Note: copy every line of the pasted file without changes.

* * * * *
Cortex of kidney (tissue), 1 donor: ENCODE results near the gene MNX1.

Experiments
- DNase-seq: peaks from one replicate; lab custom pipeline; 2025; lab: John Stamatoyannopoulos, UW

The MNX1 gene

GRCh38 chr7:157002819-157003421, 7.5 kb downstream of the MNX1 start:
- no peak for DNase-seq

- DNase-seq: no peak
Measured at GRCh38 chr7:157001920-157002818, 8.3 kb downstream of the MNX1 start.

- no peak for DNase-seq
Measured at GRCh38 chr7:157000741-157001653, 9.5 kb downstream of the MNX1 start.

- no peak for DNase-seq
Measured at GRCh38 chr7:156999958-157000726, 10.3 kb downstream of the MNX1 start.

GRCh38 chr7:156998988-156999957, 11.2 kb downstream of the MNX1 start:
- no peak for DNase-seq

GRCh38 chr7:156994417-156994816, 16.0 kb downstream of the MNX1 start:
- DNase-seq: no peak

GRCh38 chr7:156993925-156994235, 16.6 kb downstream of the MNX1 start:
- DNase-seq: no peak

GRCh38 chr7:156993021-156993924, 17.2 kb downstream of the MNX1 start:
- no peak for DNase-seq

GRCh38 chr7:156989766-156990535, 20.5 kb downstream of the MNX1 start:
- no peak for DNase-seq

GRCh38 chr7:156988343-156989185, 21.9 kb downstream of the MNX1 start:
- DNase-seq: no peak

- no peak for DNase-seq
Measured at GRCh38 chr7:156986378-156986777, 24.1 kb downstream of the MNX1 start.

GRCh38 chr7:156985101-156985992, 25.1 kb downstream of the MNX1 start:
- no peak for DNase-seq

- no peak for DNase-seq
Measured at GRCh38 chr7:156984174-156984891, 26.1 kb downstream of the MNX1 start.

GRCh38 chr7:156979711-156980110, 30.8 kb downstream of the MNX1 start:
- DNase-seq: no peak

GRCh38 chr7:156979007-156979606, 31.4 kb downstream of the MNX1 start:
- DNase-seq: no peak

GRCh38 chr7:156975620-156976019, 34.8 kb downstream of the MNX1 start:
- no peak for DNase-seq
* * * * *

Cortex of kidney (tissue), 1 donor: ENCODE results near the gene MNX1.

Experiments
- DNase-seq: peaks from one replicate; lab custom pipeline; 2025; lab: John Stamatoyannopoulos, UW

The MNX1 gene

GRCh38 chr7:157002819-157003421, 7.5 kb downstream of the MNX1 start:
- no peak for DNase-seq

- DNase-seq: no peak
Measured at GRCh38 chr7:157001920-157002818, 8.3 kb downstream of the MNX1 start.

- no peak for DNase-seq
Measured at GRCh38 chr7:157000741-157001653, 9.5 kb downstream of the MNX1 start.

- no peak for DNase-seq
Measured at GRCh38 chr7:156999958-157000726, 10.3 kb downstream of the MNX1 start.

GRCh38 chr7:156998988-156999957, 11.2 kb downstream of the MNX1 start:
- no peak for DNase-seq

GRCh38 chr7:156994417-156994816, 16.0 kb downstream of the MNX1 start:
- DNase-seq: no peak

GRCh38 chr7:156993925-156994235, 16.6 kb downstream of the MNX1 start:
- DNase-seq: no peak

GRCh38 chr7:156993021-156993924, 17.2 kb downstream of the MNX1 start:
- no peak for DNase-seq

GRCh38 chr7:156989766-156990535, 20.5 kb downstream of the MNX1 start:
- no peak for DNase-seq

GRCh38 chr7:156988343-156989185, 21.9 kb downstream of the MNX1 start:
- DNase-seq: no peak

- no peak for DNase-seq
Measured at GRCh38 chr7:156986378-156986777, 24.1 kb downstream of the MNX1 start.

GRCh38 chr7:156985101-156985992, 25.1 kb downstream of the MNX1 start:
- no peak for DNase-seq

- no peak for DNase-seq
Measured at GRCh38 chr7:156984174-156984891, 26.1 kb downstream of the MNX1 start.

GRCh38 chr7:156979711-156980110, 30.8 kb downstream of the MNX1 start:
- DNase-seq: no peak

GRCh38 chr7:156979007-156979606, 31.4 kb downstream of the MNX1 start:
- DNase-seq: no peak

GRCh38 chr7:156975620-156976019, 34.8 kb downstream of the MNX1 start:
- no peak for DNase-seq